Waxworks (1924) – Film Review
Director: Paul Leni
Cast: Emil Jannings, Conrad Veidt, Werner Krauss
by Sarah Morgan
There may be three stories in Paul Leni’s German Expressionist anthology, but the chills aren’t multiplyin’. Having said that, there is much here to admire.
It was the director’s final German film before he was snapped up by Hollywood. While there he made such memorable movies as The Cat and the Canary and The Man Who Laughs (which reunited him with Conrad Veidt, one of Waxworks’ stars); sadly he died just a few years later in 1929 at the age of just 44.
Although Waxworks isn’t perhaps as famous as the works he made in America, it does showcase his stylistic approach to film-making. He was an avant-garde painter before becoming a theatre set designer, and it’s clear he carried over some of the things he learnt while doing both into his cinematic career – Leni’s production contains realistic elements as well as the wildly fantastic and imaginative.
The stories of the lecherous Caliph Harun al-Rashid, Ivan the Terrible and Jack the Ripper are recalled, all linked together by a framing story involving a young writer hired by the owner of a fairground waxworks sideshow to pen descriptions of his exhibits.
“Importance to horror is without question”
Emil Jannings is the larger-than-life Caliph, Veidt is suitably chilling in the film’s standout segment as the cruel Russian Tsar, while Werner Krauss has little to do as the Ripper, which is a missed opportunity. It would have been interesting to see more of the notorious demon of the London fog to get an idea of how he was regarded at the time, less than 40 years after the actual murders took place.
All three actors were huge stars at the time; Veidt and Krauss had appeared together in The Cabinet of Dr Caligari, while four years later, Jannings became the first Best Actor Oscar recipient. Also among the cast is William Diertele as the writer – he would later become a renowned director.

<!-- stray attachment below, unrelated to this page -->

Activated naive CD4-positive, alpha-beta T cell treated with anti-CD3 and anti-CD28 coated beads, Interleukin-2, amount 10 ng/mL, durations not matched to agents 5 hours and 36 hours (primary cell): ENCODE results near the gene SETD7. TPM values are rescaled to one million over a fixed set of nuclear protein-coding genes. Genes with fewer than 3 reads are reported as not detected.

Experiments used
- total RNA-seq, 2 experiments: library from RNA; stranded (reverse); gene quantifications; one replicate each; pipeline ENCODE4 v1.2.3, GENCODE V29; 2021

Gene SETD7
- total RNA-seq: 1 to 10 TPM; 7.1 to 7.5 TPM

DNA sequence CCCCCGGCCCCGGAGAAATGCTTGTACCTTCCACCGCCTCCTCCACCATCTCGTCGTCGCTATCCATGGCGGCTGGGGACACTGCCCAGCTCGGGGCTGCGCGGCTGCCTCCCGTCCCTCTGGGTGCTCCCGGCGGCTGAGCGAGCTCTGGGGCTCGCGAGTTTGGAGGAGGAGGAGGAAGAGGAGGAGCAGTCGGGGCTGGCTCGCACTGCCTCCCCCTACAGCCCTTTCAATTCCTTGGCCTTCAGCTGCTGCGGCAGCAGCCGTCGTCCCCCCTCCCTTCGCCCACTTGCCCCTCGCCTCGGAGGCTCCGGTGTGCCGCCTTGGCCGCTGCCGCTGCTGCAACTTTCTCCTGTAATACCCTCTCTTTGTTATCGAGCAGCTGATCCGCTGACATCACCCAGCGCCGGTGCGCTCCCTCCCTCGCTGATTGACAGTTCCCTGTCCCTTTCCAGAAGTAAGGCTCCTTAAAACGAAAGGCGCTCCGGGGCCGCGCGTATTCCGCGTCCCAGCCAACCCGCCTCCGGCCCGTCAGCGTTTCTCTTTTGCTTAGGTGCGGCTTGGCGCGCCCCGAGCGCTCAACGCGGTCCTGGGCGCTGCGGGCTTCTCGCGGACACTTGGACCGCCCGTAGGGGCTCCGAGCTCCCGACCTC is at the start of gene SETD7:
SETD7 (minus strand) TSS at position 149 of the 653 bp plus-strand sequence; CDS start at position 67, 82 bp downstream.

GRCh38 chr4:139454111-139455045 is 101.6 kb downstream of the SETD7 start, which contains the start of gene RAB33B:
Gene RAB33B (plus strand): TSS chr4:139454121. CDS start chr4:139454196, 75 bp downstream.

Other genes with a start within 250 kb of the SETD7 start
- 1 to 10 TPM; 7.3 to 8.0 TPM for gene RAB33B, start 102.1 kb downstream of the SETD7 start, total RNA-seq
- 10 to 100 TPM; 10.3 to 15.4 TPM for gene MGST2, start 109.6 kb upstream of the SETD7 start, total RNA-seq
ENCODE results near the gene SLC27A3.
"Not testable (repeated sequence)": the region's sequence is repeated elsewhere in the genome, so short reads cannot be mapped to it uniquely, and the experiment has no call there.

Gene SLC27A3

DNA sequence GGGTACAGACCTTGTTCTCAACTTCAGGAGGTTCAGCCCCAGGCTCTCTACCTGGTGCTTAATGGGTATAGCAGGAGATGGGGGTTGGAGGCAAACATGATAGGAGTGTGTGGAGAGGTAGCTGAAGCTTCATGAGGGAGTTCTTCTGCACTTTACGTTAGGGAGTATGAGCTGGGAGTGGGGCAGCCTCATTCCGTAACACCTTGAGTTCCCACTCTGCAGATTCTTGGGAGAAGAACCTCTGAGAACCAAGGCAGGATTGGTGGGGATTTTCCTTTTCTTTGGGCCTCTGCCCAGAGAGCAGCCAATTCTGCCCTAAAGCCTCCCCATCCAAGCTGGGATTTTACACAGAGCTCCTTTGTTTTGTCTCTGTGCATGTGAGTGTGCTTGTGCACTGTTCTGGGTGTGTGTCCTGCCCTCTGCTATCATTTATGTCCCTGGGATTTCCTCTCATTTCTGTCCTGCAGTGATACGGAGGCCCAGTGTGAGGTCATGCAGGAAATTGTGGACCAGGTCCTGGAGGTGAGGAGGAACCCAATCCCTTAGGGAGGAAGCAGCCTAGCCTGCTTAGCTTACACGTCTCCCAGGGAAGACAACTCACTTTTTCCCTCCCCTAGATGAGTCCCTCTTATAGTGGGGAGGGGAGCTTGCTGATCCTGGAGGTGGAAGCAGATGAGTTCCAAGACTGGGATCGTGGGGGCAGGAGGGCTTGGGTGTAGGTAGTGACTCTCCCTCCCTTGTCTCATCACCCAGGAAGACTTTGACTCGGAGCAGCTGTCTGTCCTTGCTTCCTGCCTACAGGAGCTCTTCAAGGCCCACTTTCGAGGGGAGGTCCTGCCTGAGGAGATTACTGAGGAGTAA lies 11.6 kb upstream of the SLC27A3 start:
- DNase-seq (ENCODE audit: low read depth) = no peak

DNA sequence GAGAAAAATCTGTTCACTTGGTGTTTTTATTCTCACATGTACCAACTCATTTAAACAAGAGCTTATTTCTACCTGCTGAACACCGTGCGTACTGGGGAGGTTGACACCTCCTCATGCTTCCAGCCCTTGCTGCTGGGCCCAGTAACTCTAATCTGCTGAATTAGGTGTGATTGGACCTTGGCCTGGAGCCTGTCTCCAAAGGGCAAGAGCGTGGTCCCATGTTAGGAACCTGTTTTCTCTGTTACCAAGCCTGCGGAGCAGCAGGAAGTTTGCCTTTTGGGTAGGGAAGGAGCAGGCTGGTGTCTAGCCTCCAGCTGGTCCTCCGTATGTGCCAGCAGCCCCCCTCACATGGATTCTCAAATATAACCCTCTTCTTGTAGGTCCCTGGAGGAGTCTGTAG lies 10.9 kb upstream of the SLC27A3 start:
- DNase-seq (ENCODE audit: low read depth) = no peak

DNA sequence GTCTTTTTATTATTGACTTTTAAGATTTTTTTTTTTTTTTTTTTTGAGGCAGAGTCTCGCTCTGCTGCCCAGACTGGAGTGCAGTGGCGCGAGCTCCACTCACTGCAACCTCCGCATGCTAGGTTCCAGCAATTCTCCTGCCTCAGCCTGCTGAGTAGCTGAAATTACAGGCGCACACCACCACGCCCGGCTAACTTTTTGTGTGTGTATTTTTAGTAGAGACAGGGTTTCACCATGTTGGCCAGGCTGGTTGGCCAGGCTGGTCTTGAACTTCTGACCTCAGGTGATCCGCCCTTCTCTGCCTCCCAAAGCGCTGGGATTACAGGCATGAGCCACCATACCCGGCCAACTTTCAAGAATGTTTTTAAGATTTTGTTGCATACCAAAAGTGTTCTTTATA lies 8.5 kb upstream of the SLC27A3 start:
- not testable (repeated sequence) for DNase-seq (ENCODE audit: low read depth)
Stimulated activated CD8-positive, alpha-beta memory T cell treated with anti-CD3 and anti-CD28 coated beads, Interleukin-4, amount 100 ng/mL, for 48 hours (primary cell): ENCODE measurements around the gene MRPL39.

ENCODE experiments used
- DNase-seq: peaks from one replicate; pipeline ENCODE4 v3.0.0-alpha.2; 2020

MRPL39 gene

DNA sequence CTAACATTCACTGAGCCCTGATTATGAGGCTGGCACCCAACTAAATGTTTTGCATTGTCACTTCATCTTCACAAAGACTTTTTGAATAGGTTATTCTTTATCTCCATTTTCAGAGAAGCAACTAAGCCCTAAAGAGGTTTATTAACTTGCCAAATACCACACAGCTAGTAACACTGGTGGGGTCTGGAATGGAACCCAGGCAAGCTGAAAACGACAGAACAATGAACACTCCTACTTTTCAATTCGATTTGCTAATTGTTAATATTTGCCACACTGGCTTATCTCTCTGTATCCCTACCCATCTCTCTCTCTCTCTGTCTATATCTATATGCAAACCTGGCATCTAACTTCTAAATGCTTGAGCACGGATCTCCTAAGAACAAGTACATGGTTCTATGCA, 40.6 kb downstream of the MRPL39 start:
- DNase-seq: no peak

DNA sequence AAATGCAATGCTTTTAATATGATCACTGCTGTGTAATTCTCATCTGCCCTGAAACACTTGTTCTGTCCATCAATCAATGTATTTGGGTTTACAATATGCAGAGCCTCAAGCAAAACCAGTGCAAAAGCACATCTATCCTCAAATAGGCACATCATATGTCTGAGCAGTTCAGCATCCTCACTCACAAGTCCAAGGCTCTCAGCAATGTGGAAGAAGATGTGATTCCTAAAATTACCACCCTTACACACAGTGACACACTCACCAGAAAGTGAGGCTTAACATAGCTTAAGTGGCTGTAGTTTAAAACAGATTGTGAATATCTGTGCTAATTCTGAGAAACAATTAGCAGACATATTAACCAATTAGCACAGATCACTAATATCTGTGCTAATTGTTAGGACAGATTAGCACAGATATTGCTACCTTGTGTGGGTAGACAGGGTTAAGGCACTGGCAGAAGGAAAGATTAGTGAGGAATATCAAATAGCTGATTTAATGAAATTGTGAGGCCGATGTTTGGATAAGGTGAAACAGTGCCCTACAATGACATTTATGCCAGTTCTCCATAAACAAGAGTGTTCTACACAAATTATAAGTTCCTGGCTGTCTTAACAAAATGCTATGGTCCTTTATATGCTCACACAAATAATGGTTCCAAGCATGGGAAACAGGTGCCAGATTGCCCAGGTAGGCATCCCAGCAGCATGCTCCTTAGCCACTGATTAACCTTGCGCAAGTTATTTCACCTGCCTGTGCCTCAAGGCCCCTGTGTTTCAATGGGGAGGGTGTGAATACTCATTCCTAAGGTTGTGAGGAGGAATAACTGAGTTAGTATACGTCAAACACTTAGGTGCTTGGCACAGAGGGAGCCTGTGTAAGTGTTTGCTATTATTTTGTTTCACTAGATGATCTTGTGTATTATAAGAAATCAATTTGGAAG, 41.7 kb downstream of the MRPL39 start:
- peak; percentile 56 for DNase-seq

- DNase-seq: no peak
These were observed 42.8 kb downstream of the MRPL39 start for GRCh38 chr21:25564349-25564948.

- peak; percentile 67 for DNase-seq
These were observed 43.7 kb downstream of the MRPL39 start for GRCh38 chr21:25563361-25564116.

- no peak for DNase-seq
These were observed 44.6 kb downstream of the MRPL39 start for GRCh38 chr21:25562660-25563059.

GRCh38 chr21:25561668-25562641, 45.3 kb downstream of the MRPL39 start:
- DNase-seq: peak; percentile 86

Even if the film fails to chill viewers to the bone, its importance to horror is without question – as an early anthology, it paved the way for the likes of Dead of Night and the many films made by Britain’s Amicus Productions in the 1960s and 70s. It was also a forerunner of Mystery of the Wax Museum and House of Wax – even Carry on Screaming could be said to owe it a debt of gratitude!
• Limited Edition O-Card slipcase [First Print Run of 2000 copies ONLY]
• 1080p presentation on Blu-ray from a new 2K restoration
• Option of two newly created scores, by Ensemble Musikfabrik; and composer Richard Siedhoff
• Audio commentary with Australian film and arts critic Adrian Martin
• Paul Leni’s Rebus-Film Nr. 1-8 – Courtesy of Kino Lorber, these Leni-helmed cinematic crossword puzzles were originally screened in 1920s German cinemas as featurettes accompanying the main film. Each of these animated shorts was split into two parts—a clue and an answer—and presented before and after the visual presentation
• In search of the original version of Paul Leni’s ‘Das Wachsfigurenkabinett’ – An interview with Julia Wallmüller (Deutsche Kinemathek) based on her presentation after the premiere of the restored film at Il Cinema Ritrovato festival in Bologna 2020
• Kim Newman on Waxworks – An in-depth, on-camera interview with journalist, film critic, and fiction writer Kim Newman about the legacy of Waxworks
• PLUS: A collector’s booklet featuring new essays by Philip Kemp and Richard Combs on the film’s history and significance; notes on the restoration process by the Deutsche Kinemathek; and rarely seen production photographs and promotional material
Waxworks is released on Blu-ray by Eureka, £22.99